Through it all, these organizations are trying to balance a staffing shortage with ensuring safety of the public and patients, she said.

Some states have already ended their own vaccine mandates for healthcare workers. Oregon ended its mandate on May 11 to coincide with the end of the COVID-19 public health emergency. Beginning April 3, California ended its vaccination requirement for healthcare workers, including those in adult care, direct care, correctional facilities and detention centers. And Washington ended its rule last fall.

With the end of the CMS mandate, health systems are considering whether it's prudent to bring back some or all of the workers who they parted ways with because the workers were unable to comply with the vaccine requirement, Ms. Baumgart said.

"And if they do so, they're looking at the safety protocols or obligations" that could be involved, she said. 

Some healthcare organizations also decided to put employees on a leave of absence if they were unable to comply with the vaccine requirement. 

"And if that's a situation that employers are facing, then they are evaluating the circumstances," Ms. Baumgart said. "Might these employees have reinstatement rights? That would depend on the circumstances of their leave. It also may depend on the terms of any applicable agreement such as the collective bargaining agreement [with a union]."

She said she has talked with some health systems on the West Coast that have announced they will be returning unvaccinated employees to work who have maintained their status of unpaid administrative leave. 

Such systems are imposing additional safety requirements on unvaccinated employees, she said.

Additionally, healthcare employers have modified their hiring practices to comply with the CMS mandate or state mandates. Ms. Baumgart said they're looking at how they might need to change those hiring practices moving forward.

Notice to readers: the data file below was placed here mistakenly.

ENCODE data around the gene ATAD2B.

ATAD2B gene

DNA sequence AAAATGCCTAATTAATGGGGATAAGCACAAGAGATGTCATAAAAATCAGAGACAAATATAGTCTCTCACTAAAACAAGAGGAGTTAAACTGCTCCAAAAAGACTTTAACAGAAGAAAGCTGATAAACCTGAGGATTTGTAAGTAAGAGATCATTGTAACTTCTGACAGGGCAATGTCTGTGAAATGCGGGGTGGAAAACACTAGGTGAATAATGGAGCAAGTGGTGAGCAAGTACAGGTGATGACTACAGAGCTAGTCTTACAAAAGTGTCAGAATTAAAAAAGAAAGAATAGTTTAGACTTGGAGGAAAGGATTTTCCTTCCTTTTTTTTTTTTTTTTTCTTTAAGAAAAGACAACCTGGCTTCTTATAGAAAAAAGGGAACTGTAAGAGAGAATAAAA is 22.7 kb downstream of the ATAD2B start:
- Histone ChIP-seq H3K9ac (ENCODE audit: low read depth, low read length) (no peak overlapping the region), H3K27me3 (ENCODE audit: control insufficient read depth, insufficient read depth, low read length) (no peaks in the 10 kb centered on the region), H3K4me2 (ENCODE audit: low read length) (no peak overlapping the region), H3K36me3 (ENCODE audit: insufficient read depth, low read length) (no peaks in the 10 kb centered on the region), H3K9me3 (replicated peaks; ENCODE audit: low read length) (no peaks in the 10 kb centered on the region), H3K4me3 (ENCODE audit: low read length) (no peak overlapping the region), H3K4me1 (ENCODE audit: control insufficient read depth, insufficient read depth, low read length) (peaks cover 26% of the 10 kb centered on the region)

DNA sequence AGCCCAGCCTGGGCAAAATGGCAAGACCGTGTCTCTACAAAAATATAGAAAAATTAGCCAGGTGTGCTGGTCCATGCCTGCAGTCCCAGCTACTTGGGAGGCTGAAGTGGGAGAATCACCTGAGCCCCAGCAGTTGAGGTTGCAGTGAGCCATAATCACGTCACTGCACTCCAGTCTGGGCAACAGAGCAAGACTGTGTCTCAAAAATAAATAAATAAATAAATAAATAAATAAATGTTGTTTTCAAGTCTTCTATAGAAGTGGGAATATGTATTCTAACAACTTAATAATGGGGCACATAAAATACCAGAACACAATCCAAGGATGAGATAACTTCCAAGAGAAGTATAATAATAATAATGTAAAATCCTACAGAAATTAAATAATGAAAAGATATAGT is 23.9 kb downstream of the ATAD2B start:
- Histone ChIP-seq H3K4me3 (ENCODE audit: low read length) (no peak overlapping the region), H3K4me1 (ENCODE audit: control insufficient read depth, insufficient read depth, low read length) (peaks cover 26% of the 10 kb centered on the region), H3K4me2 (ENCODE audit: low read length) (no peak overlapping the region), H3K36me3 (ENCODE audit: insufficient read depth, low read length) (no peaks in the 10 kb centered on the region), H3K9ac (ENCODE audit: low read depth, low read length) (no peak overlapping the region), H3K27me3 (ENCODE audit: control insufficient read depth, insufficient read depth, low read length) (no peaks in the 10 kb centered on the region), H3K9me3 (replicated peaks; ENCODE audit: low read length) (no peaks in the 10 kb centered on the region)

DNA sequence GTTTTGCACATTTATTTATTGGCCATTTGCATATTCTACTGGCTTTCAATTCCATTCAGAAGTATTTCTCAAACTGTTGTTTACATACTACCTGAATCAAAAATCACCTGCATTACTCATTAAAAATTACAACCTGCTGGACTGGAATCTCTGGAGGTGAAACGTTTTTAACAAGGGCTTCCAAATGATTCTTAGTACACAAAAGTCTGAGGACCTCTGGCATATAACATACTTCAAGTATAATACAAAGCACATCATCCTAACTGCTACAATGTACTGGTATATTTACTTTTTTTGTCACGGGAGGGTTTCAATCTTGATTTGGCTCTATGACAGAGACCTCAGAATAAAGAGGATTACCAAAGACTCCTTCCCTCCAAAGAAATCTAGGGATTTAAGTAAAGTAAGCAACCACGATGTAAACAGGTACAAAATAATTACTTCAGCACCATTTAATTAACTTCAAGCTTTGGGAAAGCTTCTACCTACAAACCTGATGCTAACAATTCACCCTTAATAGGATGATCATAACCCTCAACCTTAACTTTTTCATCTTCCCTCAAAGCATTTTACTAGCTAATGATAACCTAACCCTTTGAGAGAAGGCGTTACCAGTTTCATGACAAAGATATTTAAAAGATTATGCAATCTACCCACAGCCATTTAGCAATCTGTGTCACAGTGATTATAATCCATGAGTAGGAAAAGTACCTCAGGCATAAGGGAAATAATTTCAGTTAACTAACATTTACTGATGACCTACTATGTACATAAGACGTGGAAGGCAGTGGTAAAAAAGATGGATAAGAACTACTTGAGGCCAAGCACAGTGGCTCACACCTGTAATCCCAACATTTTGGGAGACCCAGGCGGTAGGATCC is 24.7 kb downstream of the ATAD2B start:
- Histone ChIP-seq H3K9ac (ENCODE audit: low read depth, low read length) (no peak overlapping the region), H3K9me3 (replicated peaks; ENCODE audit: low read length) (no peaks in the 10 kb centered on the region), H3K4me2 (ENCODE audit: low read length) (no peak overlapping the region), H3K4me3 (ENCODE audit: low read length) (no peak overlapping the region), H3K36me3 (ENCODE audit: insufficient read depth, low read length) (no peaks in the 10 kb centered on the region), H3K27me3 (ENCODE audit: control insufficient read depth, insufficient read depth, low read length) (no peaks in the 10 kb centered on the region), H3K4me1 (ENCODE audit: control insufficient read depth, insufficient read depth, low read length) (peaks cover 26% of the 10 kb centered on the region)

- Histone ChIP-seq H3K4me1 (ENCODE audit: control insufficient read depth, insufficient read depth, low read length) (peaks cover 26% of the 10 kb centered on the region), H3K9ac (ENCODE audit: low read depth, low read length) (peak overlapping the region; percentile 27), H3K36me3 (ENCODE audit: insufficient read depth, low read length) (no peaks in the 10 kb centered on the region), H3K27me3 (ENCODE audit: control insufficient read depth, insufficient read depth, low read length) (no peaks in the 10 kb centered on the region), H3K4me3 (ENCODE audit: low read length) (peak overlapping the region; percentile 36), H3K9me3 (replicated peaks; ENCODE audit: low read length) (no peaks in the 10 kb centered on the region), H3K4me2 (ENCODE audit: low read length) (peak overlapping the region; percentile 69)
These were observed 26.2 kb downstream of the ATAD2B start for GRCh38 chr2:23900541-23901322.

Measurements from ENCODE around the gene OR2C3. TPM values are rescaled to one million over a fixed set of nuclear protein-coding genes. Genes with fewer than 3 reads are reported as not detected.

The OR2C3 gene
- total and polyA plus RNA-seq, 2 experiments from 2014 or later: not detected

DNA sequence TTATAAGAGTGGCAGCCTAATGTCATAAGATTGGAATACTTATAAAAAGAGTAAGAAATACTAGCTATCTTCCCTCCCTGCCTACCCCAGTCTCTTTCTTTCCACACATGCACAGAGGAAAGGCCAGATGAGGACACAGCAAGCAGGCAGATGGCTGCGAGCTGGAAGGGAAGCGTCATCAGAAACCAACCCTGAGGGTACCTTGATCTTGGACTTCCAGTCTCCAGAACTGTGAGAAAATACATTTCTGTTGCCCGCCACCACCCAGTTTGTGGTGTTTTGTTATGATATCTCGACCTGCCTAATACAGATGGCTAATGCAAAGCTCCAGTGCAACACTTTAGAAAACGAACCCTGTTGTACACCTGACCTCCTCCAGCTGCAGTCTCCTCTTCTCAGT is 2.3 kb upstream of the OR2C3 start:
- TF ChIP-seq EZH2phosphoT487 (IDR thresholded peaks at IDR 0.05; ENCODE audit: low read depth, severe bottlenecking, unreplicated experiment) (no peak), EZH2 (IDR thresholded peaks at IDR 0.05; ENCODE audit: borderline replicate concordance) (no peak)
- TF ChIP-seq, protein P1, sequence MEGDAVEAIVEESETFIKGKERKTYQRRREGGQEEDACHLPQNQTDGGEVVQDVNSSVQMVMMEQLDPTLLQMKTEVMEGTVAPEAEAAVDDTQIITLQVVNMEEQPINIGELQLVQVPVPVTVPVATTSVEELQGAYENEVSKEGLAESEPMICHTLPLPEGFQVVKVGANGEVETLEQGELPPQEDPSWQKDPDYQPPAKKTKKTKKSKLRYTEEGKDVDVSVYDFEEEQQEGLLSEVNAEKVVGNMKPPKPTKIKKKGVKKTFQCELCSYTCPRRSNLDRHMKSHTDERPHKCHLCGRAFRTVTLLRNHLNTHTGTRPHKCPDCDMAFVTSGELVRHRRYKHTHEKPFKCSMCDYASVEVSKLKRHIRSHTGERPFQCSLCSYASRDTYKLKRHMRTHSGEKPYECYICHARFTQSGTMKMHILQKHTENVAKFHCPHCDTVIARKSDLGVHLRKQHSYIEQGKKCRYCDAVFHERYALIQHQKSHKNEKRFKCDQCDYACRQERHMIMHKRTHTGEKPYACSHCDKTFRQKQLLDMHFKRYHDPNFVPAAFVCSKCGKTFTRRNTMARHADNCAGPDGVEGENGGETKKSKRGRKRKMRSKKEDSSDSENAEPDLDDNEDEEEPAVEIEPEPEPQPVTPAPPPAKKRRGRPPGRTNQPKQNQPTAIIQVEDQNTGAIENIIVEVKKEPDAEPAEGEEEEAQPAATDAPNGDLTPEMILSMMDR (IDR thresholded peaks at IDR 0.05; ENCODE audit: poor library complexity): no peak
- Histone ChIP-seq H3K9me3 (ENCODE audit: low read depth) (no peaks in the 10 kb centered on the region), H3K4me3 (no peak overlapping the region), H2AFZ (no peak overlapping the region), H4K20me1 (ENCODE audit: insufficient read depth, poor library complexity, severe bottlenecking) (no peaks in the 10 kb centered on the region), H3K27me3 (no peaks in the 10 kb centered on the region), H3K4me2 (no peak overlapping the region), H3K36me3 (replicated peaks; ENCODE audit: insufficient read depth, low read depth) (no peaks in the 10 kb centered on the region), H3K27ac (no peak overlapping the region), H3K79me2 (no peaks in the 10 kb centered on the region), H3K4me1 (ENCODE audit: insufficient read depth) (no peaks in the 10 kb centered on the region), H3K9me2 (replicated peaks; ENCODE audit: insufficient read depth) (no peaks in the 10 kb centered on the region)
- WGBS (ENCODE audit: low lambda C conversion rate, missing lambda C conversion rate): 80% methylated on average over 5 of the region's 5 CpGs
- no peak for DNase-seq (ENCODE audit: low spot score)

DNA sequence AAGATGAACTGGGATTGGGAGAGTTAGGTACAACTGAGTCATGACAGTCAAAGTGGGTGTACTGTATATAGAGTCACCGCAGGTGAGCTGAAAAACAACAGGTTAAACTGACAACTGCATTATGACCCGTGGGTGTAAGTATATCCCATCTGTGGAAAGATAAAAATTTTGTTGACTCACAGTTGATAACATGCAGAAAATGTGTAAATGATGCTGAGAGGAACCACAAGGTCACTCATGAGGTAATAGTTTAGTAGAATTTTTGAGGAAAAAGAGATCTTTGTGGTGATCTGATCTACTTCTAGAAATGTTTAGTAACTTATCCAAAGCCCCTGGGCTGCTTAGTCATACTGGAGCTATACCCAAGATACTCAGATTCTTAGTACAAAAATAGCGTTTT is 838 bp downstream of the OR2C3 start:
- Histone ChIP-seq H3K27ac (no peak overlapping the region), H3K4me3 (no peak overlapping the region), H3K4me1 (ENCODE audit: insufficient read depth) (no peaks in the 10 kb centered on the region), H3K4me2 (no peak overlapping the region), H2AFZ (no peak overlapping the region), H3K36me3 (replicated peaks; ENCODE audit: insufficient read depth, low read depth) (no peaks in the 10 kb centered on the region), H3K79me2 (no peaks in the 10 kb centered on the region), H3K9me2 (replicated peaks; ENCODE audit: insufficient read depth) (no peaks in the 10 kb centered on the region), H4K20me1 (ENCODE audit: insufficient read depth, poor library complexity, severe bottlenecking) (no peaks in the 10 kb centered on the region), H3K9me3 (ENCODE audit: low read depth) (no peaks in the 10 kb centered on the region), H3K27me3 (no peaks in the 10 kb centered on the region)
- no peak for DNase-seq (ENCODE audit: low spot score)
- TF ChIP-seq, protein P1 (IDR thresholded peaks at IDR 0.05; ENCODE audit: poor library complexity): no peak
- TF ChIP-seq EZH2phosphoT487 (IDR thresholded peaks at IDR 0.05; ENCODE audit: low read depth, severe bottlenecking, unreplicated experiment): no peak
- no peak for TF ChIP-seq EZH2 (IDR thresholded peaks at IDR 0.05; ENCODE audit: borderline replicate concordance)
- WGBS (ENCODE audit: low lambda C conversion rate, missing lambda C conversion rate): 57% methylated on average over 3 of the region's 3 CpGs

"Like any employee policy, announcing those changes prospectively is prudent," she said.

Overall, she said she doesn't see the end of the CMS mandate meaning the end of the healthcare staffing shortage. She also expects litigation to continue with lawsuits related to vaccine exemptions during the pandemic. 

"The rollback of the mandate will not impact pending litigation because, of course, those decisions are going to be governed by the law in effect at the time," Ms. Baumgart said. 

Hospitals and health systems said they continue to consider any next steps.

"We are evaluating the impacts of this announcement, and will determine what the best next steps are to help keep the Providence family of organizations' facilities safe for employees, patients and their families," a spokesperson from Renton, Wash.-based Providence told Becker's earlier this month.

A spokesperson for Reno, Nev.-based Renown Health said: "Renown Health extends sincere gratitude for every employee and provider who joined us in facing the uncertainty of the COVID-19 pandemic. We are prepared to return to vaccination standards prior to the pandemic and look forward to this next chapter of caring for our community."